Florida’s primary driving offenses – misconceptions about the need for new laws
Why aren't police doing more about texting while driving? | You asked, we answer - Sun Sentinel
Excerpt: One anonymous reader wrote in to ask, “Why isn't more done by our police to control texting or holding cell phones while driving? There should be very strict laws forbidding this!”
Another reader, Alyse Weitz, asked, “Why do people cause traffic backups by being on their cell phones?”
The short answer to both of these questions is: Police can’t do any more than they are already, and maybe drivers are using their cell phones while driving because they can get away with it.
In Florida, texting while driving is a secondary offense. That means police can ticket you for it, but only after they’ve pulled you over for something else.
Changing the law to make texting while driving a primary offense would take an act of the Florida Legislature. Lawmakers regularly file bills to do so and, just as regularly, they are defeated. In 2018, the bill came the closest yet to passage. A version passed the House 112-2, but the Senate version died in the Senate Appropriations Committee, its last committee stop before reaching the Senate floor for a vote.
Opposition to strengthening Florida’s texting while driving laws makes for some odd bedfellows in the legislature. Conservative Republicans worry about government overreach, while black Democrats, who are among some of the most liberal members in the body, worry that such a law gives police another reason to pull over black drivers unnecessarily.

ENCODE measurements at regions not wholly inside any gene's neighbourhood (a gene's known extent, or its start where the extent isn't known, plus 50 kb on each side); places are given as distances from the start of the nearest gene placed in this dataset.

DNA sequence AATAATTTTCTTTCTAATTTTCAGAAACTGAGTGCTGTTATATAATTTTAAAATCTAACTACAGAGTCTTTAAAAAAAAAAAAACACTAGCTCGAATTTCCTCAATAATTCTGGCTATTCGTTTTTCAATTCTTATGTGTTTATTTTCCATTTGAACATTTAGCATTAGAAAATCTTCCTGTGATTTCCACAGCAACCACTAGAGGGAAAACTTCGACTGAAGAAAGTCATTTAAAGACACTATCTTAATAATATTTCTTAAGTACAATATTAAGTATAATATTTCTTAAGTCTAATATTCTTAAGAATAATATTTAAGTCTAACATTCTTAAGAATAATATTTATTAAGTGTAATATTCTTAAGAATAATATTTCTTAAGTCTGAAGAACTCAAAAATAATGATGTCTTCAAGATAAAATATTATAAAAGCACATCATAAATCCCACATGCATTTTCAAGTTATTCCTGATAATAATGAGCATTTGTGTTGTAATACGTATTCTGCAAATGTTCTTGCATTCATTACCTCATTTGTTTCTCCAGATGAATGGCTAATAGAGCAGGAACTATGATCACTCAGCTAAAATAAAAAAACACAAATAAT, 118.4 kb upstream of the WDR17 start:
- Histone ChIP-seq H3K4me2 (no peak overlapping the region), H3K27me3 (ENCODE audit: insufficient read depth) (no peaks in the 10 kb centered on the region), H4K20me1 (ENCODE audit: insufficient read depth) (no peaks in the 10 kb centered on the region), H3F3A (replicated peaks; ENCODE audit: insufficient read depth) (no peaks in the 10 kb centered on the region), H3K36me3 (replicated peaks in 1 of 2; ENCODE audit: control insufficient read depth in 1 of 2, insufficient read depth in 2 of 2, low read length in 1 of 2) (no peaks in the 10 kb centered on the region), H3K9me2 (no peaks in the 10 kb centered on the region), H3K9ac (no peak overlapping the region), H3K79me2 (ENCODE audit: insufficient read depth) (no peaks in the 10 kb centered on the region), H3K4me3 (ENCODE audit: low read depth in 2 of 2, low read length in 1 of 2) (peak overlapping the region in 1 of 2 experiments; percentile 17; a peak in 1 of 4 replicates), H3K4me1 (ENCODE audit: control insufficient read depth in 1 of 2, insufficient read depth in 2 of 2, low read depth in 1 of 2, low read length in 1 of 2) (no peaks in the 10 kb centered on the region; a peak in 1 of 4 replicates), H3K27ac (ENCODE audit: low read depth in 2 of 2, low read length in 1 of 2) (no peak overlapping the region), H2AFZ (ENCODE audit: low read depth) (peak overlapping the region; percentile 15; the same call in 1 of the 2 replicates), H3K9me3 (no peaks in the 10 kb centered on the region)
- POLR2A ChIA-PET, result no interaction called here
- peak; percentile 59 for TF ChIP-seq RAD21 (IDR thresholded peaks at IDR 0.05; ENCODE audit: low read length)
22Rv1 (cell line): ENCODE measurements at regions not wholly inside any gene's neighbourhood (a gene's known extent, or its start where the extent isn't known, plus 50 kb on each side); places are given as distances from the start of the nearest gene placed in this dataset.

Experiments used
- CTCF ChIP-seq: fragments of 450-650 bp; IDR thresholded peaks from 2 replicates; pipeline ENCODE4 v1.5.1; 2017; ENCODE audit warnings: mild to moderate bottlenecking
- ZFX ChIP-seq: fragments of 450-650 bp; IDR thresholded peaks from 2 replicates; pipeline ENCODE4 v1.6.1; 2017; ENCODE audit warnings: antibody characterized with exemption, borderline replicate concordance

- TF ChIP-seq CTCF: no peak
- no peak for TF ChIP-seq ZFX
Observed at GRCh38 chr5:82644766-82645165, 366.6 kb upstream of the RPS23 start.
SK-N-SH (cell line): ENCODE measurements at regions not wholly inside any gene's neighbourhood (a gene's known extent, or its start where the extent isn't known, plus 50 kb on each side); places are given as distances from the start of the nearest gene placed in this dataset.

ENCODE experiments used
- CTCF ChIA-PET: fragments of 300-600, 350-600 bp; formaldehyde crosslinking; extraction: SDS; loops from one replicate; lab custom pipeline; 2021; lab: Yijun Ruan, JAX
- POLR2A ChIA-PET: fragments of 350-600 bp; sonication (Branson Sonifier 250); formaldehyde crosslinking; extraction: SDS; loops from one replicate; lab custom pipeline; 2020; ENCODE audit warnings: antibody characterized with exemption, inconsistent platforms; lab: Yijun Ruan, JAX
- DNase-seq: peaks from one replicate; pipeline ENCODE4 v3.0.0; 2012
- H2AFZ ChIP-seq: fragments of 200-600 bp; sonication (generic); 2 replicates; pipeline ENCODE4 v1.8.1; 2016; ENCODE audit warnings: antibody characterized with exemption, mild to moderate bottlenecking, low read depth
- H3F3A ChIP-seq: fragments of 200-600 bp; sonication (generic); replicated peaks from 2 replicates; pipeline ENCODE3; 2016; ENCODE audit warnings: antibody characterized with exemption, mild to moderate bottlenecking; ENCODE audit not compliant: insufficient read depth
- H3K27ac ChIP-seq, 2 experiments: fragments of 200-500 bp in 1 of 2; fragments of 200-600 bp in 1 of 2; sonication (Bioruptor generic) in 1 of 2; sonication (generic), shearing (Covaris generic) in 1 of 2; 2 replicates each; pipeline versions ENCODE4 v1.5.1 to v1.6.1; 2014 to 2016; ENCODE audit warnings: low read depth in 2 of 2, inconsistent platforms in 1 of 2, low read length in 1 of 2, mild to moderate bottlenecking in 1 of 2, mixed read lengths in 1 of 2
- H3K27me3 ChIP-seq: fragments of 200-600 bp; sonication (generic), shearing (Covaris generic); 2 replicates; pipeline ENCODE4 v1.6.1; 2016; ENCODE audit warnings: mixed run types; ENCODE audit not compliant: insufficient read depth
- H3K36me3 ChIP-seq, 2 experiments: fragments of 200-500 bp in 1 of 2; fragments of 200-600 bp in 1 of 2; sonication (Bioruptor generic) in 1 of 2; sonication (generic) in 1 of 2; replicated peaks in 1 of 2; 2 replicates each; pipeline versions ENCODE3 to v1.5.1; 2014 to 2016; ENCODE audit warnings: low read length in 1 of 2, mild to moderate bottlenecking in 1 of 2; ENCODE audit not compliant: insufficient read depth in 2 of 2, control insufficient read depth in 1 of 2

Bottom Line: Ahh yes, the debate over even stronger texting while driving laws. If only it were a primary offense those who do it would stop, right? As I’ve illustrated for years – there's no need for stronger texting while driving laws for two key reasons...
- Existing laws would allow law enforcement to crack down on texting while driving without any changes
- There’s no way to prove texting while driving because law enforcement isn’t allowed to view activity on your mobile device without a warrant
If we want to get more serious about cracking down on distracted driving, there’s already the legal ability to do so. Reckless driving is a primary traffic offense. Here’s the legal definition in Florida: wanton disregard for property and safety of other drivers or pedestrians.
Here’s the definition of “wanton”:
1. (of a cruel or violent action) deliberate and unprovoked.
Texting while driving is explicitly prohibited in Florida. Therefore, if you’re distracted while using a mobile device are you not in engaged in wanton (deliberate and unprovoked) behavior?
We’re a society that’s addicted to more laws and regs to fix wrongs. In reality, all we need to do is increase enforcement of exiting, laws. If reckless driving became a point of emphasis for law enforcement, it’d achieve the desired effect those seeking stronger texting while driving laws would like to see.